Intended for Canadian audiences only.



Adam Stays True to Himself While Living with MG

Myasthenia gravis (MG) was the last thing Adam expected to enter his life. But although it came with long drives to doctor appointments, sacrificed family time and changes to favorite hobbies, Adam never let it define who he is.

For Adam, sports have always been a big part of his life. An average weekend used to include playing baseball and touch football with close friends, some of whom he’s known for 20 years. While those friendships haven’t changed, his involvement in the games has. The game-changing factor? MG.

However, it wasn’t at a sporting event where Adam first noticed MG symptoms; it was during outings with friends. Particularly at night, Adam started to experience problems with double vision. He also noticed he had trouble physically pulling together a smile or using a straw. “I thought maybe I got a sunburn,” he explained, referencing the trouble smiling in particular. “I didn’t think anything was wrong.”

When the double vision stayed pretty persistent, Adam consulted an optometrist about it, thinking it was just an eye issue. That optometrist ultimately referred him to a neuro-ophthalmologist, who quickly suspected MG as the source of the problem. Finally, Adam was referred to a neurologist who confirmed the MG diagnosis.

“I had never heard of it. I was like, ‘Am I going to die?’” Adam reflected. “When it’s a disease you’ve never heard of, you just don’t know the severity of it.”

But after going home and doing some research on it—and after letting the diagnosis sink in—Adam eventually felt better just knowing what it was and having clarity. “I knew I could deal with it, and I knew it could be treated, so I could move forward,” he concluded.

Adam has taken that attitude to heart as he’s gone through his MG journey, noting that he’s “a super positive person” and wants to keep it that way. When it comes to managing MG in his daily routine, his ability to work from home for his medical communications job has helped ease the adjustment, as has his tight-knit support system. “My support system is a plus. I have a very good one,” he noted, speaking of his wife and daughter at home, and his mother and sister who live in his neighborhood.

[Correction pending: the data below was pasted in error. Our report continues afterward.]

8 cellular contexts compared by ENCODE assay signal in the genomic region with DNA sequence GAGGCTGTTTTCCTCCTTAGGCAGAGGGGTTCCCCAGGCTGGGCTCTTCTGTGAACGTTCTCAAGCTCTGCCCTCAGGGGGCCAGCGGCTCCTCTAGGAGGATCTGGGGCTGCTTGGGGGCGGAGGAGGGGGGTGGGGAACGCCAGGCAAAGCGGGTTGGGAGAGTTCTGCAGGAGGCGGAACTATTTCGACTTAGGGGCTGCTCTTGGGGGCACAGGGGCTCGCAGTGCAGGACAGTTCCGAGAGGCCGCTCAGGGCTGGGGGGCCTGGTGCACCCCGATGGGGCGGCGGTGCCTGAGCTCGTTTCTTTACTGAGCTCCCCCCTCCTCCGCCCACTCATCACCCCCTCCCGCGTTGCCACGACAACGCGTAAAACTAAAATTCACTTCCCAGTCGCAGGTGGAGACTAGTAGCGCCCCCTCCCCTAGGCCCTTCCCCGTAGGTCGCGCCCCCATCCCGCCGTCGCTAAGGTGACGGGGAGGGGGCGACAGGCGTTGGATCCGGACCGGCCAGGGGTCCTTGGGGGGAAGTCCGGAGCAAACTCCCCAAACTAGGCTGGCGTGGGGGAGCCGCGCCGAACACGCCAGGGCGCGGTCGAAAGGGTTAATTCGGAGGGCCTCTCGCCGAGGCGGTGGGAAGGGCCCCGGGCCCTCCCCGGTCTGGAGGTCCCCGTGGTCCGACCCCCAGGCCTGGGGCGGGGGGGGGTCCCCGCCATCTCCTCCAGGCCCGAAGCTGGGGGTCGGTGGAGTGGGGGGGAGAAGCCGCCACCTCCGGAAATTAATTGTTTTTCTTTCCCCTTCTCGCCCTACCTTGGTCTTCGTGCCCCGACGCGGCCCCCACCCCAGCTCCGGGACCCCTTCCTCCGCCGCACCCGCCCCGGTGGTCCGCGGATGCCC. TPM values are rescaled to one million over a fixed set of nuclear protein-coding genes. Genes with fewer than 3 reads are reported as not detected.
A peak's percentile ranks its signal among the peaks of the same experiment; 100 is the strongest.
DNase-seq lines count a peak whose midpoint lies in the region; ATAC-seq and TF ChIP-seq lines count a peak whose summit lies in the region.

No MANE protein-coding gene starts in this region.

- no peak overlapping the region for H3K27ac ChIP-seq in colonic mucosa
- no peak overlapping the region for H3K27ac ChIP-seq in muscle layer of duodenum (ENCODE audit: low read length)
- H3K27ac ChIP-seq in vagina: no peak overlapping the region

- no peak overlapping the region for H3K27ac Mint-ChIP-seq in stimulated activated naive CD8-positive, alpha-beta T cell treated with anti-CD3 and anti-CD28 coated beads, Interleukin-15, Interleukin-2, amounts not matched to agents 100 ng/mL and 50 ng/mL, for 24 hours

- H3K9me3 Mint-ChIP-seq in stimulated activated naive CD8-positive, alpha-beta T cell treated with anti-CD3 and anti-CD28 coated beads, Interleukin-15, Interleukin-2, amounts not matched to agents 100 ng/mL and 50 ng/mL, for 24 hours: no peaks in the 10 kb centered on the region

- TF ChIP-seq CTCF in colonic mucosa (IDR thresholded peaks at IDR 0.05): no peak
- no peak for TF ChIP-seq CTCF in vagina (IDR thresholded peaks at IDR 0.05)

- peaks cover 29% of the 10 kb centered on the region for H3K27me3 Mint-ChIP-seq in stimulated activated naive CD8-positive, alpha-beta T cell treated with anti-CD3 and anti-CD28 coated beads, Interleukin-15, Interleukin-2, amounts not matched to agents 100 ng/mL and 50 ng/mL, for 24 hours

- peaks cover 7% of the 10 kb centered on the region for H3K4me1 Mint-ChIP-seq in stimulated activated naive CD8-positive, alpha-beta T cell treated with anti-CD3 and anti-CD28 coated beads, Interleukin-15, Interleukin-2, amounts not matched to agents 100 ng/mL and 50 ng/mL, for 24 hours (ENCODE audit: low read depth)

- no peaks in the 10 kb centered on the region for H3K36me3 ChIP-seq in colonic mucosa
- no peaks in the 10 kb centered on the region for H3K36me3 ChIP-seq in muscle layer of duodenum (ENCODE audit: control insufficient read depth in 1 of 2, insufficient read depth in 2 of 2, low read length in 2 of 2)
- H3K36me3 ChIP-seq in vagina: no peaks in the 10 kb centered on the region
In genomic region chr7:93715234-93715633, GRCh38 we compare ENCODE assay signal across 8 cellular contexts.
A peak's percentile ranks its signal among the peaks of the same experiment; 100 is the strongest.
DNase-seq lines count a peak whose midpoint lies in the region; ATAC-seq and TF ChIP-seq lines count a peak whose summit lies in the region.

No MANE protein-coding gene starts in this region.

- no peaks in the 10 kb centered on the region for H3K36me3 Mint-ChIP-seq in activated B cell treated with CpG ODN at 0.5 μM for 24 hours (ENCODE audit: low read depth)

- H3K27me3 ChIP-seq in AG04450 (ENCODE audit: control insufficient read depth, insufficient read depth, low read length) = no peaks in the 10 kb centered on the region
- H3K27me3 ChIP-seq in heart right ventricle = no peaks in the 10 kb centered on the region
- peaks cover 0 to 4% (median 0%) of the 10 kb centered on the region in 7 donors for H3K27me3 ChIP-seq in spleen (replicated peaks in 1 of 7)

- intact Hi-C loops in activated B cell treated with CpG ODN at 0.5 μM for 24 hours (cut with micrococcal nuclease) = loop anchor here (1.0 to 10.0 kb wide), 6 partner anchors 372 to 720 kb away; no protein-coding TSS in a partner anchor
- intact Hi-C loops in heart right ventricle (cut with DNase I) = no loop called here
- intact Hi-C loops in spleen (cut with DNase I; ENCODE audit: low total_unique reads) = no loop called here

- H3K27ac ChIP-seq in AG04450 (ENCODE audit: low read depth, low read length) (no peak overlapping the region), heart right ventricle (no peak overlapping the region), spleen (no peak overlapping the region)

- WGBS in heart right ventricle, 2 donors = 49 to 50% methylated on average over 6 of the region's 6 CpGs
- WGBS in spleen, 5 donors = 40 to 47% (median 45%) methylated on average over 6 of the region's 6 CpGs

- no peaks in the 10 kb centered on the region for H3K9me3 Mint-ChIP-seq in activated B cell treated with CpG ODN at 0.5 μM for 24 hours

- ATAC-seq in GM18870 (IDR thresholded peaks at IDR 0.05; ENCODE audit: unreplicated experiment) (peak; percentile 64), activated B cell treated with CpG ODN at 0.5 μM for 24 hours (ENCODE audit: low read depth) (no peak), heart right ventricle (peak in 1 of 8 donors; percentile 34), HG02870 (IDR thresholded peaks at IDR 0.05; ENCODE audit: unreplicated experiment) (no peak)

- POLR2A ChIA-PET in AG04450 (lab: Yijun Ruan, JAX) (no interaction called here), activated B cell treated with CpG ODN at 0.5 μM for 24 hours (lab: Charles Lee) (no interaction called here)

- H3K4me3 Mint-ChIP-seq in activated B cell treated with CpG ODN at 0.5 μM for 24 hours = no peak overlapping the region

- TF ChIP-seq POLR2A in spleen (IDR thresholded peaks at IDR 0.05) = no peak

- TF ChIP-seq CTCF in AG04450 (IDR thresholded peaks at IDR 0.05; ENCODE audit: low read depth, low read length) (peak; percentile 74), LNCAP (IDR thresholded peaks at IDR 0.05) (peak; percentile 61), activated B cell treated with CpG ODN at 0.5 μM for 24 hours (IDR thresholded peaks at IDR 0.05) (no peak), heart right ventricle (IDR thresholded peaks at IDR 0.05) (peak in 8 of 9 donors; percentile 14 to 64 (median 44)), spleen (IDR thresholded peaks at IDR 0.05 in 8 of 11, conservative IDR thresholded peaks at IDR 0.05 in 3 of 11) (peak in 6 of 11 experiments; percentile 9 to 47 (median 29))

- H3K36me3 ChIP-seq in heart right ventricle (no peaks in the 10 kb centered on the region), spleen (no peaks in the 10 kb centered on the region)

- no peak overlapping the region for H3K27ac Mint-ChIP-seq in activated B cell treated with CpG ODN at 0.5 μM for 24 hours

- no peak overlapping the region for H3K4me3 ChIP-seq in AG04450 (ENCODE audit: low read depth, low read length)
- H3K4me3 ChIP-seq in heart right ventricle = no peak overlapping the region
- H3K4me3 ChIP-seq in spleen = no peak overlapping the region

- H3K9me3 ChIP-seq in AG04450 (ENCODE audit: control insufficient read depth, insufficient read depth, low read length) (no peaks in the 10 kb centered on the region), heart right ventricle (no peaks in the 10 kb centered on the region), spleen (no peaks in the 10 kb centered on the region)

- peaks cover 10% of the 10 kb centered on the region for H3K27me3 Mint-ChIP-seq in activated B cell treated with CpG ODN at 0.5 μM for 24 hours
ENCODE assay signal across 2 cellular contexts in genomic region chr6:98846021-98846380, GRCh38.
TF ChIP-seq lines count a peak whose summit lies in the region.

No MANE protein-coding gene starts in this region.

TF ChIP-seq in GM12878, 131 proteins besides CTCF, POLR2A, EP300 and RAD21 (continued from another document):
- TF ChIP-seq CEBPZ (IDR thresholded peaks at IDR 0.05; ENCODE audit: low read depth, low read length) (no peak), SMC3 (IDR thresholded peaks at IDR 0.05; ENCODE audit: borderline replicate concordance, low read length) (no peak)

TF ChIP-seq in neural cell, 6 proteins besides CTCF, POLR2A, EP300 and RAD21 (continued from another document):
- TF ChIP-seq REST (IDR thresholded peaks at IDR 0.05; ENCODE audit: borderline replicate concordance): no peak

Adam standing at front door with baseball glove Adam standing at front door with baseball glove Adam standing at front door with baseball glove Adam looks forward to playing a game of catch

It’s about knowing your body, knowing your symptoms and managing them to maximize what you can enjoy.

Living with MG

While working from home has helped him save energy, he’s still had to be mindful of other symptoms—like strained eyes from staring at the computer screen or difficulty talking after long calls—but has identified ways to manage them.

“I have to know my limits and work within those. In the past, if my mouth was bad, I knew I could only talk for about a half hour before it got difficult, so I needed to manage client calls around that. Or knowing that my eyes were going to get tired, I might lay down for a bit to prolong my day,” Adam explained. “For me, it’s about knowing your body, knowing your symptoms and managing them to maximize what you can enjoy.”

Outside of the workday, a go-to MG management tactic for Adam is putting tape over one of his glasses lenses to help combat double vision. He admitted he feels self-conscious when doing this in public settings, but has gotten used to it. “Explaining it to people can be a little bit challenging. It’s a challenge for them to understand,” he shared.

I never let MG define me. Don’t let it define you. Be you.

Living with MG

And, throughout all of this, trying different treatments and traveling to appointments to get them has been a key part of Adam’s MG management. He found a doctor he loved working with, but who was an hour-and-a-half drive away, making healthcare access a bit of a time-consuming process. While that came with difficult trade-offs, like missing time with family and taking significant time off of work, Adam found the hours spent driving back and forth well worth it, as he felt highly supported by his doctor and nurse practitioner.

“I never let MG define me. I just never dwelled on it,” he expressed. “Don’t let it define you. Be you.”

Adam’s average weekend now may not involve the same level of sports it once did, but sports are not out of the picture! While football may not be practical for him anymore, Adam has been able to get into softball and curling. When he’s not playing one of those, he’s still spending time with family and friends, doing yard work or taking his English bulldog for a walk. Travel’s not off the table either: He hopes to fulfill his daughter’s dream of seeing a koala bear in Australia one day.


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